So, I’ve decided to share it with you today. It’s been edited, ever so slightly, because it was a journal entry, not an article, and I wasn’t paying attention to spelling or grammar or whose names were mentioned. It’s also long, so I’ll likely split it into two posts. That’ll be sure to ramp up the excitement 🙂
For those of you who liked the “Seven Years Later” series, I think you’ll appreciate the deeper insight and clearer details regarding some of the things I referred to in “Seven Years Later”. As a point of reference, these entries were written about 3 months after my life exploded, in 2007. After my illness…after my high school reunion… after I had met (and quickly parted from) my “soul-mate”… after I realized that Soul Spa was on it’s last legs… and during the time that my former husband and I were in our marriage “negotiations”. When I wrote them, I was still living in Thornhill (and had been for over 20 years) and was in the midst of having the experiences I wrote about in “Seven Years Later”. These entries are clear reminders of what I was thinking and feeling at the time.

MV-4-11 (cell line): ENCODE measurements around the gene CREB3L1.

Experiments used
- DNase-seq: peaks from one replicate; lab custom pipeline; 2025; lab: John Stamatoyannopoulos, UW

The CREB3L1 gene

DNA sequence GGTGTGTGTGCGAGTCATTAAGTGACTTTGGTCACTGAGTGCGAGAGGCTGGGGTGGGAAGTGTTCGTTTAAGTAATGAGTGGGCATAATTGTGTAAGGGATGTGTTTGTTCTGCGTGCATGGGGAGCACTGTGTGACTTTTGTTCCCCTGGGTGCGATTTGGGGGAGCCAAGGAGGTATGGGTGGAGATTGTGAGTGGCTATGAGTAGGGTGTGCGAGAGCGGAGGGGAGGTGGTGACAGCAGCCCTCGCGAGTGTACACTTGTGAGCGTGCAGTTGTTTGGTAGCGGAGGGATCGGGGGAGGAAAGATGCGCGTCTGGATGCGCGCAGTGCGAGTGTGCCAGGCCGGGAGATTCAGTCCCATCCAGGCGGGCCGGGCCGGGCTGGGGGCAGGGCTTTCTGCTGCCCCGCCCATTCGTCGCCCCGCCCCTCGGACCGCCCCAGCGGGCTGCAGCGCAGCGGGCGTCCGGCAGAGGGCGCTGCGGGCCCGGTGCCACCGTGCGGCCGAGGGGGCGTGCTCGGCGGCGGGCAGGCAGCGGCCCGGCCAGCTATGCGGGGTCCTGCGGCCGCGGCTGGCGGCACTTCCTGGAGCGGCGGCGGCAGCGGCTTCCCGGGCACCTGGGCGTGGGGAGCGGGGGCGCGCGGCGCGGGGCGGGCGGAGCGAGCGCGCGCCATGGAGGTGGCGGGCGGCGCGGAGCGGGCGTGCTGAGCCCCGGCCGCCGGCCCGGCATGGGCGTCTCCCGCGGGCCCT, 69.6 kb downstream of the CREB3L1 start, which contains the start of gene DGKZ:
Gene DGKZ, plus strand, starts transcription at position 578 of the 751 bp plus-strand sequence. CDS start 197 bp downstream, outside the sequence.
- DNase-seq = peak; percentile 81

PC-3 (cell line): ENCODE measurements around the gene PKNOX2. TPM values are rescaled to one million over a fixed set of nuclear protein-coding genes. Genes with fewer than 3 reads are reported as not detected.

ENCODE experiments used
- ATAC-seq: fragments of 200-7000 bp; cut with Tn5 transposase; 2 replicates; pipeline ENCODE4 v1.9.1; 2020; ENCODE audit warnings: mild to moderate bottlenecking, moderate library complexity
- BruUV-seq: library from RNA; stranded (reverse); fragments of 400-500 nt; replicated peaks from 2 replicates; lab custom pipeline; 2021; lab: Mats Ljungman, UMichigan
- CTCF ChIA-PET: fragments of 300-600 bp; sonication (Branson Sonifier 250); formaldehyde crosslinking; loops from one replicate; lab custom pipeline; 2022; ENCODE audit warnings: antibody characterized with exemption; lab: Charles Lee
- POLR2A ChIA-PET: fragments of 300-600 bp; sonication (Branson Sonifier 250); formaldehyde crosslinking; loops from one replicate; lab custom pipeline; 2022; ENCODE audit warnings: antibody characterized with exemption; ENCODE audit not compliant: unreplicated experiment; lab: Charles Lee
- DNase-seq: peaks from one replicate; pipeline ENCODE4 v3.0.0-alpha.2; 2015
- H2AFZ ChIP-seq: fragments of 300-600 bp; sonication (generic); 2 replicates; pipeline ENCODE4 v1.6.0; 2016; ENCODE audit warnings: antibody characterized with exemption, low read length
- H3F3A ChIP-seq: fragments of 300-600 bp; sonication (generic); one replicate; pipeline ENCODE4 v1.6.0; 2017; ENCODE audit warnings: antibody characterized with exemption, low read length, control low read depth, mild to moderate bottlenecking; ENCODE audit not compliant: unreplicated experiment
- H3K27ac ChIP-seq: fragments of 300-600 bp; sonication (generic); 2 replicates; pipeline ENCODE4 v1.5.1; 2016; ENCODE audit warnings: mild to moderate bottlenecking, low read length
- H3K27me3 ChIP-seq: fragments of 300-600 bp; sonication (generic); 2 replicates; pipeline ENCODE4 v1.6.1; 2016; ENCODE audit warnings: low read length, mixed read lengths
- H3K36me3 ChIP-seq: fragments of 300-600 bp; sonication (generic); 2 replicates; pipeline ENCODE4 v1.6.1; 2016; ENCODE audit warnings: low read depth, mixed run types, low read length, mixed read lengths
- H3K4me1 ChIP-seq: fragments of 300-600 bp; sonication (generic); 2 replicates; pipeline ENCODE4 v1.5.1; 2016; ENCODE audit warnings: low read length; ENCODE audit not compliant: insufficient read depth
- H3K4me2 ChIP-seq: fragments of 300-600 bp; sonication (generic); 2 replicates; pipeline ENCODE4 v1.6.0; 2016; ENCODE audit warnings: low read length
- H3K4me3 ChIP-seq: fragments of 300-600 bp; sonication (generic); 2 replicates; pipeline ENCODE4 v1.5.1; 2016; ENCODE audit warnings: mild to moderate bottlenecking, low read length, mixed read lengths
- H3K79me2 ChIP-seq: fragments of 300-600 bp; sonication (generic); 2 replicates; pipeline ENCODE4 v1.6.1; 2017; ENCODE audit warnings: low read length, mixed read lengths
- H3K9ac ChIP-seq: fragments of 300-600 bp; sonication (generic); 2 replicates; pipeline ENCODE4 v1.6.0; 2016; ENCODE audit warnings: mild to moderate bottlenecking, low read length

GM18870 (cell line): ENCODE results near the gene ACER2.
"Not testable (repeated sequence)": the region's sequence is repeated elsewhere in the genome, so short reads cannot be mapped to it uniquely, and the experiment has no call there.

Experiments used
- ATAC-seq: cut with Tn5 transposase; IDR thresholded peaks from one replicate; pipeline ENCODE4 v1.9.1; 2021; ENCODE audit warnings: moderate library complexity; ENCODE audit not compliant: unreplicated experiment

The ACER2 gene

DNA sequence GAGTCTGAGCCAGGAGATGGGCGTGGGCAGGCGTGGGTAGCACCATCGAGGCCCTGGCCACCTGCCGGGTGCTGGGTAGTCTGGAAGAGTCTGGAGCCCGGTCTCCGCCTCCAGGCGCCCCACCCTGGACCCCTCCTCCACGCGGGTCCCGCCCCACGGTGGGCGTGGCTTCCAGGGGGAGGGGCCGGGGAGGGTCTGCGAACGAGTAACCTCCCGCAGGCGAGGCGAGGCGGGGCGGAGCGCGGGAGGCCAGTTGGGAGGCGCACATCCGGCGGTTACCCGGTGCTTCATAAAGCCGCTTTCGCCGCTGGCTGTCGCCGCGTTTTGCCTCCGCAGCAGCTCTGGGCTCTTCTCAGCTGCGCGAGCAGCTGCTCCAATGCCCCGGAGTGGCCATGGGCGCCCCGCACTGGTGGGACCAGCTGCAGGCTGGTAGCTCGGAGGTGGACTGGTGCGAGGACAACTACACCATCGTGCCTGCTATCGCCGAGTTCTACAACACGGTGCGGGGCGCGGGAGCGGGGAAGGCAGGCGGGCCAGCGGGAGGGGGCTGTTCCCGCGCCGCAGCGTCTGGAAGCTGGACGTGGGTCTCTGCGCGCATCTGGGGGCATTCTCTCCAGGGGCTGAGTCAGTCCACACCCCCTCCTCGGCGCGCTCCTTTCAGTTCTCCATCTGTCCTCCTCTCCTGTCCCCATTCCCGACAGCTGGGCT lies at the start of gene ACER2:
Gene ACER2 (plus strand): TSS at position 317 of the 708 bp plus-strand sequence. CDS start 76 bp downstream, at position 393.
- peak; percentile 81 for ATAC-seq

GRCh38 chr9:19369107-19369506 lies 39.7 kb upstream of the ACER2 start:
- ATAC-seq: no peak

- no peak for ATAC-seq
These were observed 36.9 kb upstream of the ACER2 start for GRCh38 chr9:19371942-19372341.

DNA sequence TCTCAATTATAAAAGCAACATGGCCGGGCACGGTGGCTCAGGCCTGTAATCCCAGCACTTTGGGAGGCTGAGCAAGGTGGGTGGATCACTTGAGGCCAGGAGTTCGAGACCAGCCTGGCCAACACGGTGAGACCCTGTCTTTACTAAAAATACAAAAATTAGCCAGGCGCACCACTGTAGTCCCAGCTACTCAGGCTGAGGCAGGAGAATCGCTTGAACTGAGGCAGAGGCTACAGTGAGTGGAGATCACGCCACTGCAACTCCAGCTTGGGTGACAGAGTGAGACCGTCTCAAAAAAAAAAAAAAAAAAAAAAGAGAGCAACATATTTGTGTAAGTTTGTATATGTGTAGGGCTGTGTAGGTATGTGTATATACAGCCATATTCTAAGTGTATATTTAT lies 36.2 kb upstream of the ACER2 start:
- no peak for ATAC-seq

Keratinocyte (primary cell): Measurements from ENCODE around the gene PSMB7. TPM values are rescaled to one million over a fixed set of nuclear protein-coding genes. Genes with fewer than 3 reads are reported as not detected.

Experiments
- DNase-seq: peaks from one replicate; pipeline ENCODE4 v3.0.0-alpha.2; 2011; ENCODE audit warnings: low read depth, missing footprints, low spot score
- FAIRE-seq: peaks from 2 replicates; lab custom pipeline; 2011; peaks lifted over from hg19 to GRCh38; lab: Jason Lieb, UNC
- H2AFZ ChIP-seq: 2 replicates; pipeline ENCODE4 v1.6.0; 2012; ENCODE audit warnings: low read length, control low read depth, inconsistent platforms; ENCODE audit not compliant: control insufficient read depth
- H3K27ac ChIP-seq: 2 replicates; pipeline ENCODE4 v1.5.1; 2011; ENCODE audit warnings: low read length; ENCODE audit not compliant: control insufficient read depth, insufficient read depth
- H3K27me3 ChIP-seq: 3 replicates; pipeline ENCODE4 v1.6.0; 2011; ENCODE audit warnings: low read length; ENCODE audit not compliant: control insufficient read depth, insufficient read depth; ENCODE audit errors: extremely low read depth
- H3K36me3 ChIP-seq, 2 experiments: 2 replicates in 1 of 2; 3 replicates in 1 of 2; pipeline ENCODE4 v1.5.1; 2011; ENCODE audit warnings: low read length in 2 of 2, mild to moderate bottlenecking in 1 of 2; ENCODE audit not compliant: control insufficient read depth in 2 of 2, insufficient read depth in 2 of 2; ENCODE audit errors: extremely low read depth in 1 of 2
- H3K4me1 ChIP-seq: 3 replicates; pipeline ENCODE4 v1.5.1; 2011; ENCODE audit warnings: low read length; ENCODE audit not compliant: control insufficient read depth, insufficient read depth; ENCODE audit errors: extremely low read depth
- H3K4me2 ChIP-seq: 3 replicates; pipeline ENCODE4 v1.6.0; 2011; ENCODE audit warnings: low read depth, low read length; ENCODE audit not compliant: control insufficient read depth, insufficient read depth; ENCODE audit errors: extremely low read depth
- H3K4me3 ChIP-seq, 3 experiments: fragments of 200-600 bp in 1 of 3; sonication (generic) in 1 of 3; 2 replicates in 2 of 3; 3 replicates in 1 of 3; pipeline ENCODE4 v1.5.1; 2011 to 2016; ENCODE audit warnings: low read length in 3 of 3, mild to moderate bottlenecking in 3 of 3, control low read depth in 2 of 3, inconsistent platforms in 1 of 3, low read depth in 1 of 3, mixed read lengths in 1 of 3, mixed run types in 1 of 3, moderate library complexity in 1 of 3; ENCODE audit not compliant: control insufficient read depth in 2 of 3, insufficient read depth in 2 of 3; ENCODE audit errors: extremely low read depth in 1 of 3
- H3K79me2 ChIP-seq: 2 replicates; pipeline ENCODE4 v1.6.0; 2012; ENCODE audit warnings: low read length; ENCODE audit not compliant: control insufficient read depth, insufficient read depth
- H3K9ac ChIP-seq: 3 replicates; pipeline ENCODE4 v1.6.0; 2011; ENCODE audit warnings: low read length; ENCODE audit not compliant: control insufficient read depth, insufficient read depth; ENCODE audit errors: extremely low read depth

I hope you enjoy them…
By Tracy Richards Burger
Thursday, August 16, 2007
Driving around the city today – being downtown again makes me so emotional. As I turned off Bloor on to Church Street, I could feel the sensation begin to rise up inside me. Coming back “home”, to my old neighbourhood, always stirs up so many memories and then, when I saw the old Novack’s Drugs store, on the corner of Church and Wellesley, the dam finally burst… flowing from my heart, past my throat, filling my head and spilling out of my eyes, releasing yet another instalment of the pain that I have been holding in my emotional reservoir.